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Henschel King Tiger


March 24, 2017

Both turrets used on the Tiger II were designed and built by the Krupp company.  So why are they so often called the ‘Porsche’ and ‘Henschel’ turrets?


The answers can be found in the tank’s early design. This post is a greatly simplified account of the story.

The earliest work on a heavy tank armed with the 88mm KwK 43 gun was carried out by the Porsche company. The resulting design was known to the company as the Typ 180 and to the German Army as VK.45.02(P).

Ferdinand Porsche, the company’s chief designer, developed several versions of this design, each powered by a different engine or engines. His aim, or perhaps obsession is a better term, was to build a vehicle with the highest automotive performance possible. However his designs proved unreliable and none of his VK.45.02(P) variants entered production.

Porsche Turret

‘Porsche’ Turret – Curved Front

Rival firm Henschel began designing a KwK 43 armed tank in October 1942. Their hull design, originally known as VK.45.03, was approved for production as the Tiger II.

Krupp had been given a contract to design and build turrets for the VK.45.02(P) – the Porsche version. They completed fifty, and, as there were now no Porsche hulls to fit them to, delivered them to Henschel. These became the Tiger IIs with the curved front turret.

Henschel Turret

‘Henschel’ Turret – Flat Front

Later Tiger IIs were fitted with the simpler flat fronted turret, also designed by Krupp. Replacing one type of turret with the other could be done, but it required significant work and it’s unclear how often it actually happened.

In Conclusion

We can see that although inaccurate, there is a logic to the common names. The ‘Porsche turret’ is so named because it was intended for (but never fitted to) a tank hull designed by Porsche, and the ‘Henschel turret’ because it was fitted to a hull designed by that firm.

The Tank Museum has decided to refer to them as Pre-Production (curved front) and Production (flat front) turrets, as this more accurately reflects their place in the story of the Tiger II.

Find out more about The Tiger Collection exhibition here.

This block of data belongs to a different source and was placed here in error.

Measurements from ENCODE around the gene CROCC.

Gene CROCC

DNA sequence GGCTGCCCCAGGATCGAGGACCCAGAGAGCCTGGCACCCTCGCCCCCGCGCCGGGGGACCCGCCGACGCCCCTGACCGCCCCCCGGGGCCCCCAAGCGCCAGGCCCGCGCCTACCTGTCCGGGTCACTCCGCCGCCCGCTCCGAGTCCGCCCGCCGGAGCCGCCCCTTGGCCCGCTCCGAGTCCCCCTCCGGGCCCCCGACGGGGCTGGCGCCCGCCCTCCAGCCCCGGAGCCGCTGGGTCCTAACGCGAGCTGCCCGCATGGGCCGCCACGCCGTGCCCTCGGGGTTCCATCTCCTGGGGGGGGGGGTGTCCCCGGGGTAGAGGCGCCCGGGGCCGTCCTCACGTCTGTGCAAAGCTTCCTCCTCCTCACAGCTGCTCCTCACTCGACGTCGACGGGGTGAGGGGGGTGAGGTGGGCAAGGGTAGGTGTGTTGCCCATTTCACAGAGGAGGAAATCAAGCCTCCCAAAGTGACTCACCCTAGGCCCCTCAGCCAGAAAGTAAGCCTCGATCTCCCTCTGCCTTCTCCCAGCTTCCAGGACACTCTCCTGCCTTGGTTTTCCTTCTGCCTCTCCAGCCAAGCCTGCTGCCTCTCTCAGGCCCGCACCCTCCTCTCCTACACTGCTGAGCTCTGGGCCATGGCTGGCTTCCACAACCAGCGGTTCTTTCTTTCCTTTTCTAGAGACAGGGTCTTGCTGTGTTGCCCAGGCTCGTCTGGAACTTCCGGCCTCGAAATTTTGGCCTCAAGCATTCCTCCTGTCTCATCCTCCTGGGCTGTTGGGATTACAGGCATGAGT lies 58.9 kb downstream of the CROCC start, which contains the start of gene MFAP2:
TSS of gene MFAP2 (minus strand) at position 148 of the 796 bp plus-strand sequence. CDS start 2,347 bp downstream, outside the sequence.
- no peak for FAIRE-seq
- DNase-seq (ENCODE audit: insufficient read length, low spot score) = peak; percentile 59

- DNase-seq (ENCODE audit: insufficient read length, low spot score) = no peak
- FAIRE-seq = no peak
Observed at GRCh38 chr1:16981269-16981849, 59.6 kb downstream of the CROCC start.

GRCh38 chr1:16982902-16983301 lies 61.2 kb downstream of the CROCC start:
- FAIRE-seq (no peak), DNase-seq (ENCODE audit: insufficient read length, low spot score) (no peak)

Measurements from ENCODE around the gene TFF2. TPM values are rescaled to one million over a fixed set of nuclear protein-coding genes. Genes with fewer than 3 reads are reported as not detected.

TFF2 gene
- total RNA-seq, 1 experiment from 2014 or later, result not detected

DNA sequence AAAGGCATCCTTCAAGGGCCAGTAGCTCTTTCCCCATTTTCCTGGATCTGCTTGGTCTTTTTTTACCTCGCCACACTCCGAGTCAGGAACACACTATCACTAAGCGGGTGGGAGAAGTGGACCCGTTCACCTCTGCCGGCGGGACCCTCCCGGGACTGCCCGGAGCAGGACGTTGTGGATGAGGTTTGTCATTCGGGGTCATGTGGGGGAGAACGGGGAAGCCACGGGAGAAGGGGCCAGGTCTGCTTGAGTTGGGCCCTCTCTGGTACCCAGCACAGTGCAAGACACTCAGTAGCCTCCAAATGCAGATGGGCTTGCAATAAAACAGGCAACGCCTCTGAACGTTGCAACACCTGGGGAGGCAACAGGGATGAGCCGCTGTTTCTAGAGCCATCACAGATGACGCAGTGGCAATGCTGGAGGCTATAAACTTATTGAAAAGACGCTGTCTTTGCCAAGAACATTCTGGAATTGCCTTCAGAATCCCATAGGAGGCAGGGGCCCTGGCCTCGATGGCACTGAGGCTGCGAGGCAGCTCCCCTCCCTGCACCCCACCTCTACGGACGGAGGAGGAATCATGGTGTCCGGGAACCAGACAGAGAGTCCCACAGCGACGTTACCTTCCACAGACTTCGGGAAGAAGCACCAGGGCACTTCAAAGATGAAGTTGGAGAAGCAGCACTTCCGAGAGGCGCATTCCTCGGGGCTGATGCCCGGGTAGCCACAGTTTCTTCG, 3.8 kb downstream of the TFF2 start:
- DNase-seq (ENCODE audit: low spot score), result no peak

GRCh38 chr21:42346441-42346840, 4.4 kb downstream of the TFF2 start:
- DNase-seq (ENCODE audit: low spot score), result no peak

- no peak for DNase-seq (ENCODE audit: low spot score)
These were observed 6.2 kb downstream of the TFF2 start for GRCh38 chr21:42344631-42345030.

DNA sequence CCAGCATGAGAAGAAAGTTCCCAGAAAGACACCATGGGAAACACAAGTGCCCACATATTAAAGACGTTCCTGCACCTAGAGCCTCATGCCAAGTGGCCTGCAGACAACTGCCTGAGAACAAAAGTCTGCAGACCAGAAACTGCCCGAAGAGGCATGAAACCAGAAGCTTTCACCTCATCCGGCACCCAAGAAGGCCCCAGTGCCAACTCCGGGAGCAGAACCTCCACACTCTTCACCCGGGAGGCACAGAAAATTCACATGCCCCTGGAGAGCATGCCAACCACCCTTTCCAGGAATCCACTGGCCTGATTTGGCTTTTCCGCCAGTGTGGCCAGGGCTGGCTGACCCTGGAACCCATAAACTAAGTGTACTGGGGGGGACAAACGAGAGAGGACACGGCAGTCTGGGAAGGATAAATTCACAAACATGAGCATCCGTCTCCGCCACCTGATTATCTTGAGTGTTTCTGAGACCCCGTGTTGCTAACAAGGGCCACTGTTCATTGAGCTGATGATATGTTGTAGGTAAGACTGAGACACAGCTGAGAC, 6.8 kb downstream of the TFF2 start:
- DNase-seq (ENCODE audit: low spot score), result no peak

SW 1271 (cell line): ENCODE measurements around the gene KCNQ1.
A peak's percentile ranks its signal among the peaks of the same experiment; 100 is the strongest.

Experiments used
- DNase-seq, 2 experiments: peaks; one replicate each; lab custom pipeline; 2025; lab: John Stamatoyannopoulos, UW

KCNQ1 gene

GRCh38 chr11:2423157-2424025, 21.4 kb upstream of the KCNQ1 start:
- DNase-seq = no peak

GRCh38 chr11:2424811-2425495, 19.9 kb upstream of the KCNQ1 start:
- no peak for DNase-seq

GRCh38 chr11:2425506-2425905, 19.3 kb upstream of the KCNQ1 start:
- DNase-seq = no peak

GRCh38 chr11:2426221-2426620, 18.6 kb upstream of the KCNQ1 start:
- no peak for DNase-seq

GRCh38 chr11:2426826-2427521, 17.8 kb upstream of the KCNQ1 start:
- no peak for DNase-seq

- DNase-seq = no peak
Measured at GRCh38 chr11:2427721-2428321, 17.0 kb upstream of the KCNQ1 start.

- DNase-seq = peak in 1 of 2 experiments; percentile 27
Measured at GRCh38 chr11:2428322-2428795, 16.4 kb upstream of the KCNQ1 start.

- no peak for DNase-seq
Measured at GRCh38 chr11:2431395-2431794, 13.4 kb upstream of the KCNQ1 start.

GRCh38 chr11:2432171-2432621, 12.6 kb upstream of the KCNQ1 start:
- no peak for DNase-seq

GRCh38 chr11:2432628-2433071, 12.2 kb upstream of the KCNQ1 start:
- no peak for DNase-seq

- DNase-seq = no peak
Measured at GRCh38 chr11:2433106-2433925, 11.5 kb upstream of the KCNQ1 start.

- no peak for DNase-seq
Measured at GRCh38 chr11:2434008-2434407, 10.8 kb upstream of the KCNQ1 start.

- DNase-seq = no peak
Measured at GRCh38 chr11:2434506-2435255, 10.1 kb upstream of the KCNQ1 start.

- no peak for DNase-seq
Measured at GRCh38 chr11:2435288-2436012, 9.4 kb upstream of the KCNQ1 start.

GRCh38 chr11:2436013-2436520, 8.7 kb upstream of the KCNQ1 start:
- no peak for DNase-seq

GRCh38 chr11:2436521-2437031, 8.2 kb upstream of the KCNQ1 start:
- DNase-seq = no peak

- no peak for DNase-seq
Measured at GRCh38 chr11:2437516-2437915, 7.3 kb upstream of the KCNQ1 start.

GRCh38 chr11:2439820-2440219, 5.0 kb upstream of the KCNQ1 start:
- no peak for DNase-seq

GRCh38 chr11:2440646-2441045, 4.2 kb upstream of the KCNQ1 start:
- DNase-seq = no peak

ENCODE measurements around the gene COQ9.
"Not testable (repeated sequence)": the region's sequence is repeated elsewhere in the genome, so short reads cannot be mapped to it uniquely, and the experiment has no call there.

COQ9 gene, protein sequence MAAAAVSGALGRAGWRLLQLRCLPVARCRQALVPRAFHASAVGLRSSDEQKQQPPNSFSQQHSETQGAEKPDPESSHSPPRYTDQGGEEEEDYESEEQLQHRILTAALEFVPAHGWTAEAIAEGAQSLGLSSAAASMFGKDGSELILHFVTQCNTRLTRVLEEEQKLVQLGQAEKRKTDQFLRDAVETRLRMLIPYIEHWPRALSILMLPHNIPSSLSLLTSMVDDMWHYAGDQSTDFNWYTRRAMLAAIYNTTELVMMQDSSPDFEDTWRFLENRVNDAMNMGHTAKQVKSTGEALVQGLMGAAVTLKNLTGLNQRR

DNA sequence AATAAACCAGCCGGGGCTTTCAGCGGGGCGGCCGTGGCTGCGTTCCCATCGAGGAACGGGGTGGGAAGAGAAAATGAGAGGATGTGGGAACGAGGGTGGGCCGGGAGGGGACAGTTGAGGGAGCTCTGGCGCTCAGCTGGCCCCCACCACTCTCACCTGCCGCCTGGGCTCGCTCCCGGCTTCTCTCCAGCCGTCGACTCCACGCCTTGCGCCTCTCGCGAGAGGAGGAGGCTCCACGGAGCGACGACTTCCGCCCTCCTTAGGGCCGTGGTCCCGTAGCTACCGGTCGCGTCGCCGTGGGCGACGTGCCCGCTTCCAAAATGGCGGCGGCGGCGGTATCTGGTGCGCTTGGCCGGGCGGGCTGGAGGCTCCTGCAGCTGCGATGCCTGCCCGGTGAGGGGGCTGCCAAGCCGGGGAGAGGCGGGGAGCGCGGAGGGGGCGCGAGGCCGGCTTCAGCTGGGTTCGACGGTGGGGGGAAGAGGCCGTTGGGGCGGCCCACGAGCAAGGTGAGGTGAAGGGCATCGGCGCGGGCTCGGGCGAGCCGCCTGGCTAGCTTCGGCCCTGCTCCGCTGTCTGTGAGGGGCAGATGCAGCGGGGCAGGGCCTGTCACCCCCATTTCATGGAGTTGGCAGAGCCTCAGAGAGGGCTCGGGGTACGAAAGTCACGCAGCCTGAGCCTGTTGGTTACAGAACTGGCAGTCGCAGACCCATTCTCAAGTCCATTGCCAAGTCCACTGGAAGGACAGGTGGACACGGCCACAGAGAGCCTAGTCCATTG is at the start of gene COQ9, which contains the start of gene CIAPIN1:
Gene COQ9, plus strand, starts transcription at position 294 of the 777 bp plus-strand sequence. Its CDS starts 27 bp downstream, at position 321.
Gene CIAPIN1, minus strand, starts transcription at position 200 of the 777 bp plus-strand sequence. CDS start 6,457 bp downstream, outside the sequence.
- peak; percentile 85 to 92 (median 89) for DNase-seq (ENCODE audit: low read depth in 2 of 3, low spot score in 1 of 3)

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  1. this is good. nice to somewhat clear up one of those topics that forever crops up.

  2. The design change of the turrets was due to the curves front creating a shot trap. Oddly, most allied heavies incorporated them at the end of the war and long after.

    • Yes. The M-36 Pershing come to mind.

  3. Hello,

    I would like to offer my own short history of the Tiger Ausf. B turret development.

    While Henschel was gearing up for their first series of Tiger with the FlaK 36 L/56 gun->KwK 36, and before the then scheduled switch to the Tiger with 75mm L/70 guns (Ausf. H2), Porsche and Krupp were tasked to develop a Tiger with the FlaK 41 L/71 88mm gun.

    This new L/71 88mm Tiger was initially simply called by Porsche the Typ 101 verstärkt (strengthened) thusly, using the VK-4501(p). By 23 March 1942 this was renamed the Typ 180, 181 for hydraulic drive. WaPrüf 6 named the vehicle VK-4501(p2) and also on March 23 1942 the VK-4502(p). By 25 January 1943 WaPrüf 6 used the name PzKpfw “Tiger” P2.

    The date 23 March 1943 is also when the first mention of sloping armour is for the Tiger verstärkt. This evolved into the VK-4502(P) chassis we know, with the forward and rear placed turret variants.

    Turret development was already given to Krupp as well as Rheinmetall in a meeting between Kolonel Fichtner, head of WaPrüf 6 and Dr. Porsche. Fichtner was not satisfied with the horseshoe shaped turret for the Tiger and requested a new turret design for the Tiger with FlaK 41 L/71 gun. There is no evidence that Rheinmetall has made any designs or concepts for the Tiger turret. Nor is there any documentation recovered that details the evolution from the horse-shoe VK-4501 turret to the turret for the Tiger verstärkt/VK-4502/4503. Also it should be noted, the contracts for Krupp and Rheinmetall stipulated turrets for Tiger chassis from BOTH Henschel and Porsche.